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Search for Maui wildfire victims continues as death toll rises to 114

Hawaii governor vows to review wildfire response
Hawaii governor vows to review Maui wildfire response as anger grows among Lahaina residents 02:03

Maui officials confirmed Friday that the wildfire death toll has risen to at least 114, while the search for hundreds of missing people continued in the historic coastal port city of Lahaina, which was almost completely destroyed by the blaze.  

Only six of the victims have so far been publicly identified.

Hawaii Gov. Josh Green and his wife, Jaime Green, held an emotional livestream address Friday night from Honolulu.

"For generations, Lahaina's beauty culture and rich history drew artists, musicians and visitors from around the world," Jaime Green said. "Tragically, it took less than a single day for us to lose Lahaina in the deadliest fire our country has seen in more than a century."

The Lahaina fire was one of four that broke out on the island on Aug. 8. Green said Friday that at least 2,200 structures have been destroyed and another 500 damaged in the blaze at an estimated cost of about $6 billion. Forty search dogs and 470 search and rescue workers have been deployed.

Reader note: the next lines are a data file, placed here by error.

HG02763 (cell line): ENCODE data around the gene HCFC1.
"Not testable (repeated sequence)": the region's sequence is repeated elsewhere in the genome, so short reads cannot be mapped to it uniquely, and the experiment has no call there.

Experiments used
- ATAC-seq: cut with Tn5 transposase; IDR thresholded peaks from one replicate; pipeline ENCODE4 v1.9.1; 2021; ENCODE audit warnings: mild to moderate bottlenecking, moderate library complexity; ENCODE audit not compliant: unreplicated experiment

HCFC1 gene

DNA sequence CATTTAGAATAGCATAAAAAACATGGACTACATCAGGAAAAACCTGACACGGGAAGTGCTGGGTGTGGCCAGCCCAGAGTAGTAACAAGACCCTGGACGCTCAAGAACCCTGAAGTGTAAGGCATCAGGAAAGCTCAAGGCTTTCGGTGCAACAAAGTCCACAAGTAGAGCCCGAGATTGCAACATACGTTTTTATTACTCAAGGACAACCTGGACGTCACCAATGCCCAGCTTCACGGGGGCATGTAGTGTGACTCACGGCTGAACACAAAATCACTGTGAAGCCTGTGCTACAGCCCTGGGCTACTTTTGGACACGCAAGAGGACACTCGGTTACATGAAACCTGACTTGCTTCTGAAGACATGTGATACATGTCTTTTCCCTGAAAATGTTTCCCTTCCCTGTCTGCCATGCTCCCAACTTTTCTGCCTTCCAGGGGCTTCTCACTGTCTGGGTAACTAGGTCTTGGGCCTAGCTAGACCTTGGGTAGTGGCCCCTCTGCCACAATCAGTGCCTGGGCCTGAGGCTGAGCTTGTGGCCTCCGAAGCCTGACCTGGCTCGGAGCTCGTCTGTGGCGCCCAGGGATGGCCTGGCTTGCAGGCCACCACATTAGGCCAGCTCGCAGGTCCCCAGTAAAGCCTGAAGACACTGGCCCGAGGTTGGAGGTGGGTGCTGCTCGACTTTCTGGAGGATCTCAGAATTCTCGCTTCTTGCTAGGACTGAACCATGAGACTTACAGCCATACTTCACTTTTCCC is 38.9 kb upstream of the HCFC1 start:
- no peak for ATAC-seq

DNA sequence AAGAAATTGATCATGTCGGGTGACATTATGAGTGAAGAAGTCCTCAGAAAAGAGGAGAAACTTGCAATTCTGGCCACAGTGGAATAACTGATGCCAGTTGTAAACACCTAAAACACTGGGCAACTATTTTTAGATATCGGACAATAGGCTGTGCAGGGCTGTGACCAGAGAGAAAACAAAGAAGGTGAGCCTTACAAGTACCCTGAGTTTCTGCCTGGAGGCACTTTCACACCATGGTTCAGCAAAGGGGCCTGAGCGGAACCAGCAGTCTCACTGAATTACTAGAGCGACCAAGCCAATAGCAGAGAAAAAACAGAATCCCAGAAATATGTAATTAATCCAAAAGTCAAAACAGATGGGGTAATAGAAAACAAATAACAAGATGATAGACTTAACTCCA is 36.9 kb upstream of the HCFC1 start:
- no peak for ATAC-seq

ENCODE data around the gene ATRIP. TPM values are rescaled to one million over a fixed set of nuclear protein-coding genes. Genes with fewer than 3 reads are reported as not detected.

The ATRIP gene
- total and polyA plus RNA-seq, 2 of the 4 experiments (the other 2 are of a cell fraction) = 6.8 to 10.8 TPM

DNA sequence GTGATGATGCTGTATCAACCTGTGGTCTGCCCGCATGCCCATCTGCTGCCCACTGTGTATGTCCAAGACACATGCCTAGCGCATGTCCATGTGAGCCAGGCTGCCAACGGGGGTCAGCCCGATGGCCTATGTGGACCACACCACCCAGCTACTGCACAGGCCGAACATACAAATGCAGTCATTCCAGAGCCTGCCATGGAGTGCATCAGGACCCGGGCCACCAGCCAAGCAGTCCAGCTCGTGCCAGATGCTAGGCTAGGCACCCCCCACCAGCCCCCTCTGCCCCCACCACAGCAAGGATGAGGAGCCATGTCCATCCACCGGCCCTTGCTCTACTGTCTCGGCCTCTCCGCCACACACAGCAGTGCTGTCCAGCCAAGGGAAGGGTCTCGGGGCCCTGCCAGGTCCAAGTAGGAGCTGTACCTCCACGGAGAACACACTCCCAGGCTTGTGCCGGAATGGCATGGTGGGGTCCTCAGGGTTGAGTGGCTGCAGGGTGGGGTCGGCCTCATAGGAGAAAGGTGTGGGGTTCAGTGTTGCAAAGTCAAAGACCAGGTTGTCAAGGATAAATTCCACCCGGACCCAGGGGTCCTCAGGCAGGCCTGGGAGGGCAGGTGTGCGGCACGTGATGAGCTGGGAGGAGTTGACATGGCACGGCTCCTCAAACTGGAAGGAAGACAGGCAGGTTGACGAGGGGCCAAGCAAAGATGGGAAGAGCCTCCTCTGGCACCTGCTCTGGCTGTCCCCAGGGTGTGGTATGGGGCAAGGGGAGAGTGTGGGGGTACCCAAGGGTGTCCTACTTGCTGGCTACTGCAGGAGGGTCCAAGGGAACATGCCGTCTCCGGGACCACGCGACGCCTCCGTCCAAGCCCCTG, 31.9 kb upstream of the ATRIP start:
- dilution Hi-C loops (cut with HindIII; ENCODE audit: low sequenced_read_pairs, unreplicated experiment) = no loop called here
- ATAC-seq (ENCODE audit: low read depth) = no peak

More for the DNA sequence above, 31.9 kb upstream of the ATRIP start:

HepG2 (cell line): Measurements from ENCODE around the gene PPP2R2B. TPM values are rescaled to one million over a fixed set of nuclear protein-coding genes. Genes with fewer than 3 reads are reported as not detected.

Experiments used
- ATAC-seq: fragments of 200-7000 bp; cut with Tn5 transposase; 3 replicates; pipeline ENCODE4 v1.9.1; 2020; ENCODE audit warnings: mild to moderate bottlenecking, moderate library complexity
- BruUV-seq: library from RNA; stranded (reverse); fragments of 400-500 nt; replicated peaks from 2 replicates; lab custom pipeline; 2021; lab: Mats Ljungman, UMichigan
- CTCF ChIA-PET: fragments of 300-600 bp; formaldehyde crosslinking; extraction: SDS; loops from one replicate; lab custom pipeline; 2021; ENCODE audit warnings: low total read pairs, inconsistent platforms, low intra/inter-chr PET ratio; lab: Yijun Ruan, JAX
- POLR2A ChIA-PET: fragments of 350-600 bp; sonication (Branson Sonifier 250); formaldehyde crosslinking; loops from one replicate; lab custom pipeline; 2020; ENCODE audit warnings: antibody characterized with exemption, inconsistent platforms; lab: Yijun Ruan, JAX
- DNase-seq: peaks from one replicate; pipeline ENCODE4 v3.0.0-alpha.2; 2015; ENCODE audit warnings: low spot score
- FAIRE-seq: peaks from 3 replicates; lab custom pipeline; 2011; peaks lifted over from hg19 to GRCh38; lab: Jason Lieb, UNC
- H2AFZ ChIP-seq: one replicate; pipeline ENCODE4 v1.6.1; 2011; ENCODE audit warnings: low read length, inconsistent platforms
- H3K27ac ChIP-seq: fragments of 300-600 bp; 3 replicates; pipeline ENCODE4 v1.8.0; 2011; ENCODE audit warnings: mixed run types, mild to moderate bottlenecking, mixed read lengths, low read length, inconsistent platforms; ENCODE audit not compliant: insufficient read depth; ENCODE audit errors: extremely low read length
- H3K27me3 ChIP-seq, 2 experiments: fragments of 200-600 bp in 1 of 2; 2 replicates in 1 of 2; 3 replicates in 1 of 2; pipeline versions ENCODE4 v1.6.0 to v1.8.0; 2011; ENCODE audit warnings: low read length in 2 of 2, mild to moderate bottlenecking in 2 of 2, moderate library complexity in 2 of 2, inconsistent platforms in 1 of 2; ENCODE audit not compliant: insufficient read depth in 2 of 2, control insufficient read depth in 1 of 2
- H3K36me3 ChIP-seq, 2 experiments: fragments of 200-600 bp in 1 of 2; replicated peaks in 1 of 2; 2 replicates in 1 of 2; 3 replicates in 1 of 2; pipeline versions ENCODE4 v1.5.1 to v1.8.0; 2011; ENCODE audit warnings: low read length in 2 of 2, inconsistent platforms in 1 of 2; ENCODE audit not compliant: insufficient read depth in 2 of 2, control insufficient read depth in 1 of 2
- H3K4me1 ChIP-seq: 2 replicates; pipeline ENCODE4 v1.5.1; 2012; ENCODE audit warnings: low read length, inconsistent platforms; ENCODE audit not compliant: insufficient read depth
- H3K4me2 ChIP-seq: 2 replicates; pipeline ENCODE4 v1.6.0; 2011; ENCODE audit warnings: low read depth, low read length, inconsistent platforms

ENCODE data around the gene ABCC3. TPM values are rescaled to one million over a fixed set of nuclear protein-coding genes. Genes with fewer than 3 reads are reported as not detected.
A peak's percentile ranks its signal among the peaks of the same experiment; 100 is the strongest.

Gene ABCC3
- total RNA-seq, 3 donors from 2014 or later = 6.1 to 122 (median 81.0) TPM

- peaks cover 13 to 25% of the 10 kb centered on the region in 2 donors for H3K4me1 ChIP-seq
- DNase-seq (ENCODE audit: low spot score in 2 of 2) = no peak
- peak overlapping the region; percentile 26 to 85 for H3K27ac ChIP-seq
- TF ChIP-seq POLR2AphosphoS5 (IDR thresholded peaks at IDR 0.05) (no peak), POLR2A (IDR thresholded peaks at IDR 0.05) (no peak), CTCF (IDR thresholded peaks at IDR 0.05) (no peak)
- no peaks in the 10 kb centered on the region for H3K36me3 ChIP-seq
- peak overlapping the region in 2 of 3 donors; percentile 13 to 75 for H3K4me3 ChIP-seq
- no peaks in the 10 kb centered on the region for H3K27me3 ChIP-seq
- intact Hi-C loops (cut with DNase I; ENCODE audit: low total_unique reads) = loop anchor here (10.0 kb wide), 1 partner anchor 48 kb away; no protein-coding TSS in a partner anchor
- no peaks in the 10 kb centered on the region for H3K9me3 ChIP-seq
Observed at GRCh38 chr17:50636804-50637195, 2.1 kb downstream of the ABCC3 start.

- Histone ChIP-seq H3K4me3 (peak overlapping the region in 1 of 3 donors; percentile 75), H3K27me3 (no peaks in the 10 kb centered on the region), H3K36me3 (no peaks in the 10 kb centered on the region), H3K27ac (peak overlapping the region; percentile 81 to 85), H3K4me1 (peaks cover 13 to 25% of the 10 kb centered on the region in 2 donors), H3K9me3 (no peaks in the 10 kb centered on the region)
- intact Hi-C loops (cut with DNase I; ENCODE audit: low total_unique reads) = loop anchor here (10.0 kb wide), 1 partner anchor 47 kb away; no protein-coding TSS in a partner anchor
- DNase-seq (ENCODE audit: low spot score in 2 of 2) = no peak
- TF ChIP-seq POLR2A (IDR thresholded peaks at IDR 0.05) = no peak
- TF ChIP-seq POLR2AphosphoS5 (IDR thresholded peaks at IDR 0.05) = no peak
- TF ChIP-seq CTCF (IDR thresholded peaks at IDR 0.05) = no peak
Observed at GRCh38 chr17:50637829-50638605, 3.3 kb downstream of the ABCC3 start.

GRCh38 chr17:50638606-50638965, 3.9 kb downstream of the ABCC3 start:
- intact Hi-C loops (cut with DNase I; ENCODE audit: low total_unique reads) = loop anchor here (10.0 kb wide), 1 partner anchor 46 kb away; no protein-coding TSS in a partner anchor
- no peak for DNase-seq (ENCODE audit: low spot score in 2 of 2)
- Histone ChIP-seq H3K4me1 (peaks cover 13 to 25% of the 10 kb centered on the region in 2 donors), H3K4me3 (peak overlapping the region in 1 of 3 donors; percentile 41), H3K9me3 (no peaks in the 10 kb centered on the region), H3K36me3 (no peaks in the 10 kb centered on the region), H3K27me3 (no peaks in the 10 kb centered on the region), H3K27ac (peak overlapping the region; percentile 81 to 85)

"Far more devastating than any material loss, is the loss of precious lives," the governor said. "Of mothers, fathers, grandparents, sons and daughters."

Maui wildfires
Search and recovery team members check charred buildings and cars in the aftermath of the Maui wildfires in Lahaina, Hawaii. Aug. 18, 2023.  YUKI IWAMURA/AFP via Getty Images

Earlier in the day, Maui Mayor Richard Bissen told reporters that about 60% of the Lahaina burn area had been canvassed for human remains by several hundred federal search and rescue personnel using dozens of cadaver dogs.  

A FEMA spokesperson Wednesday estimated that the number of people unaccounted for was between 1,100 and 1,300.

Six forensic anthropologists with the Department of Defense POW/MIA Accounting Agency are assisting in gathering and identifying human remains, the Pentagon said in a statement Friday. The group is experienced in verifying DNA from long-lost service members, many of whom died as long ago as World War II.

Marcus Coleman, a senior official from FEMA, said Friday that about 1,000 federal responders are now on the ground in Maui.

About 6,000 residents have registered for federal assistance, Coleman said, adding that FEMA has paid out about $5.6 million so far to 2,000 households.